Wednesday, October 20, 2010

China tightens up on rare earth production

China may be stopping exports of so-called rare earths leading to concern amongst technology manufacturers around the world. A recent New York Times report that said China has halted shipments of rare earth minerals bound for the United States and Europe. The reports have rattled the United States in particular. "We've seen the news report and are seeking more information in keeping with our recent announcement of an investigation into whether China's actions and policies are consistent with WTO rules," said US Trade Representative spokeswoman Nefeterius Akeli.

Citing three unnamed industry officials, the New York Times [registration required] reported Chinese customs officials had begun imposing shipment restrictions Monday morning. The move will add to an already strained trade relationship between the US and China. US trade officials recently said they would launch an investigation into whether China subsidises and protects its clean energy producers in violation of World Trade Organization rules. "We strongly support USTR's investigation into whether China is blocking exports of critical minerals to the US," said Representaive Sander Levin, a Democrat from Michigan, who is also the chairman of the House Ways and Means Committee. "If China is found to be blocking shipments of these critical minerals in retaliation to the US investigation ... of Chinese practices regarding green technology, then China's blockade would require the US to immediately challenge these actions as WTO inconsistent," Levin said [CNN / The Atlantic].

The New York Times also reported that China has been blocking shipments of rare earth minerals to Japan for the last month, seemingly in retaliation over disputed territories in the South China Sea [New York Timesregistration required]. China exports around 50% of its mined rare earths to Japan and a permanent embargo would hurt both economies. Production of rare earths has slowed in recent months and the price has risen significantly. 

Meanwhile China has denied it has blocked exports and dismissed allegations made in the New York Times. The Commerce Ministry issued a faxed statement today which stated that "China will continue to supply rare earth to the world." [LA Times / Bloomberg].

More than 90% of the rare earths produced worldwide is mined in China, which cut its second-half export quota by 72% this year, spurring a trade dispute with the US and raising tensions with Japan. The Chinese government said it aims to shut polluting and loss-making mines and ensure it can meet domestic demand as the nation tries to stem environmental damage and develop more value-added industries. However some see the move as an effort to artificially inflate prices.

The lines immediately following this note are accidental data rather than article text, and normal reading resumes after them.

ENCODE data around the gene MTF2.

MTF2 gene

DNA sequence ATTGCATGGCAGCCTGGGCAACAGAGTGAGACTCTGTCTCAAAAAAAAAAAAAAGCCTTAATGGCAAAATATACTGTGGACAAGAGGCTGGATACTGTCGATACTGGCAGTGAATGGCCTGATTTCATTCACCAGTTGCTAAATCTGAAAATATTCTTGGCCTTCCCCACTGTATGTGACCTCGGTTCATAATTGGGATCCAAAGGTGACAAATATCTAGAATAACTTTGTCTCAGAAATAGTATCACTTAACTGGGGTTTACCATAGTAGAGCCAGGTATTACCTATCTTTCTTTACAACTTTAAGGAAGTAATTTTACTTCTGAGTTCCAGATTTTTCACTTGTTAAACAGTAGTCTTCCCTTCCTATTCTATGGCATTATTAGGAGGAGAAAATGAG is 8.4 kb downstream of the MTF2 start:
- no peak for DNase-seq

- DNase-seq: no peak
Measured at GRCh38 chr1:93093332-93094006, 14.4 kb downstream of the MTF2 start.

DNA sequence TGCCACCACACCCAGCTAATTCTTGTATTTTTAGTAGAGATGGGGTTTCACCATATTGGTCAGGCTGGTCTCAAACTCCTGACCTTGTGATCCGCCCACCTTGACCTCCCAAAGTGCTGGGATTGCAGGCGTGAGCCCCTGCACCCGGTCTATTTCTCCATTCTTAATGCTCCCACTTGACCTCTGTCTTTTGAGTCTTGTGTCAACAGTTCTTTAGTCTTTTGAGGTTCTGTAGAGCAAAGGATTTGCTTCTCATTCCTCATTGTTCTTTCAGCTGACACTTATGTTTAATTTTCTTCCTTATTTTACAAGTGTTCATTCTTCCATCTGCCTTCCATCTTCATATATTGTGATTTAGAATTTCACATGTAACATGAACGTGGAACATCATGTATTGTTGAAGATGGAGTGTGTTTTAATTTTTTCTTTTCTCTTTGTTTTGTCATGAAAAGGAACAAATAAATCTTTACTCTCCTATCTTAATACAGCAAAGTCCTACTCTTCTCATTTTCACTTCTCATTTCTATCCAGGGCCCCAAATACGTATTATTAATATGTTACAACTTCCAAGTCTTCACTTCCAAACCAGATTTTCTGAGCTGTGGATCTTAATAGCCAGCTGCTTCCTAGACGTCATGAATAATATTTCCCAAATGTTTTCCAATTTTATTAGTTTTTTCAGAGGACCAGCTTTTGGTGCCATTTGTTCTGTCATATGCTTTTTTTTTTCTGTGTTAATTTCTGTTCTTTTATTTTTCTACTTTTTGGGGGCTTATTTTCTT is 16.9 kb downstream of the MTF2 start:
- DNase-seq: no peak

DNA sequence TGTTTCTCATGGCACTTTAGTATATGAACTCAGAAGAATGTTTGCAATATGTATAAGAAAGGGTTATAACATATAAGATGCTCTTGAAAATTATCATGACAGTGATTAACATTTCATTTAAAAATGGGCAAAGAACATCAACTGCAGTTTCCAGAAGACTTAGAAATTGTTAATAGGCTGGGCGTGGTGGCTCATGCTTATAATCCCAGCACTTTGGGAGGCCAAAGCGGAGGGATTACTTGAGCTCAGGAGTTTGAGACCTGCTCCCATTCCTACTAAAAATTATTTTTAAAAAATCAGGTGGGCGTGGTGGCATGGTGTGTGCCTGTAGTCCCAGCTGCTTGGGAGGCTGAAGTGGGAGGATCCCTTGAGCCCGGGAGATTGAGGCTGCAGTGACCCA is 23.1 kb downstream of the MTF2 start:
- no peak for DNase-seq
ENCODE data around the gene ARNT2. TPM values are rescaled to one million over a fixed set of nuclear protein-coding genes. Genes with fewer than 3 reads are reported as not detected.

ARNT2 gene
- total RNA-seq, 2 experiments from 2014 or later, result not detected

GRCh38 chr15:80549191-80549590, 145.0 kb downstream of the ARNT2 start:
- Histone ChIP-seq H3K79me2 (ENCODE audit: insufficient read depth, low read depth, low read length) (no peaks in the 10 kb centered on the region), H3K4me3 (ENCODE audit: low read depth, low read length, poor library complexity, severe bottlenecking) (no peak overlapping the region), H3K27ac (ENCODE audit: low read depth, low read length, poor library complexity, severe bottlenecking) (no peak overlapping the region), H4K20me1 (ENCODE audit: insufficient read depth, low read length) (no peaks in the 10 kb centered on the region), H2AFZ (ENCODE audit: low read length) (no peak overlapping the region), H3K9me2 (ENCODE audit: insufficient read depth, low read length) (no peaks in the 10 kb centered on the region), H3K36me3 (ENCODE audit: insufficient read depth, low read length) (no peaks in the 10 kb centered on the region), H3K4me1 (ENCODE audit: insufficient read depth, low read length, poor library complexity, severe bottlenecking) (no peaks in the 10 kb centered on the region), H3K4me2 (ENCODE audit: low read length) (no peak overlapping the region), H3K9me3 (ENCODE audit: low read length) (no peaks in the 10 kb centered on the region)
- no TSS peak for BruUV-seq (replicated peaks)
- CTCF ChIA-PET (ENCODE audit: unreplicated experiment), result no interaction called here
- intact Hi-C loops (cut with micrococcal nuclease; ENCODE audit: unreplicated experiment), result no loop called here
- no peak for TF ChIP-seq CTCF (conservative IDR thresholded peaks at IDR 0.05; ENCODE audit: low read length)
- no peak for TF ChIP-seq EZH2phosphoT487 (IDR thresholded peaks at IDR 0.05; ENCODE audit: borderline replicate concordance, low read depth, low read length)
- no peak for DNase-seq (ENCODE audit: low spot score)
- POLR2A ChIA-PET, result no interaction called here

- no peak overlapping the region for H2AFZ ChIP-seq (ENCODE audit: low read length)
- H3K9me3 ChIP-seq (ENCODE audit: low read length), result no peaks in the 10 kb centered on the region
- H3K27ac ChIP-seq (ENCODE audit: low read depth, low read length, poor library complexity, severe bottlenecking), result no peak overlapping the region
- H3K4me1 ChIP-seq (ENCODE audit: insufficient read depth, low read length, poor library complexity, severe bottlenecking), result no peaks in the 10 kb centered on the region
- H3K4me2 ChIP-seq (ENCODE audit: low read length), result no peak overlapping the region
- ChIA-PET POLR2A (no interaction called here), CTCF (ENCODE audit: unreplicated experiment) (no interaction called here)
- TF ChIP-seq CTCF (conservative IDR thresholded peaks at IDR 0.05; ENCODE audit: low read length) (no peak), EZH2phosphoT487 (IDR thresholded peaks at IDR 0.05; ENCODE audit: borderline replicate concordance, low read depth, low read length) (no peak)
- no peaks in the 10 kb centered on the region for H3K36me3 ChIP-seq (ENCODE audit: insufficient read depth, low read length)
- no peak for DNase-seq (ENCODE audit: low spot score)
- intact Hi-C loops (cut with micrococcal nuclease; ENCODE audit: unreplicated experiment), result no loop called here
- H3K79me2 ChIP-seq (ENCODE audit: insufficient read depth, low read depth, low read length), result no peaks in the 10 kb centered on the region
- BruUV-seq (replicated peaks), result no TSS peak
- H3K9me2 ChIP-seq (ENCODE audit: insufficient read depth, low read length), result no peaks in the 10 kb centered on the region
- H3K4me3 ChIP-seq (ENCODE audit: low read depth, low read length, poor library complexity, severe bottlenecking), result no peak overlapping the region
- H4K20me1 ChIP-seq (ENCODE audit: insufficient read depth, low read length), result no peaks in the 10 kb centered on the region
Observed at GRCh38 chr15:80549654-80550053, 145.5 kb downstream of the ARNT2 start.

Rare earths are a group of 17 chemically similar metal elements, including lanthanum, cerium and neodymium, that are used in relatively small amounts in a range of applications, including Boeing helicopter blades, Raytheon missiles, Toyota hybrid cars and wind turbines. They are also widely used in mobile phones, computers and other electronic products.

Rare earths are not as rare as the name suggests, however most mining operations around the world have slowed partly due to issues of pollution. Extraction of these elements can be costly both in terms of man hours and to the surrounding environment.

China's slow down of production, whether motivated by ecological or economic reasons, will likely force buyers to look elsewhere for supplies. The Japanese government has already set aside $150 million to help find alternatives to rare earths and source supplies from other countries, Shigeo Nakamura, president of Advanced Material Corp., has said. Meanwhile the Toyota Tsusho Corp., a trading company affiliated with Toyota Motor Corp., has formed a joint venture with Sojitz Corp. and a Vietnamese state-run mining company to export the metals to Japan from 2012, spokesman Katsutoshi Yokoi said. The company acquired Tokyo-based rare earth metal importer Wako Bussan Co. in December 2008, which will import from India from next year.

In June this year Molycorp Inc. said it was planning to re-open its rare earth mine in California. And Sydney-based Lynas Corp. is building a $532 million rare earth minerals project in Australia. Beijing's belligerence may only only serve to drive custom elsewhere. 

[Rare Earths - USGS PDF / Wikipedia] Pictured: An Apple Store in Beijing. The mobile phone industry relies heavily on rare earths
tvnewswatch, London, UK

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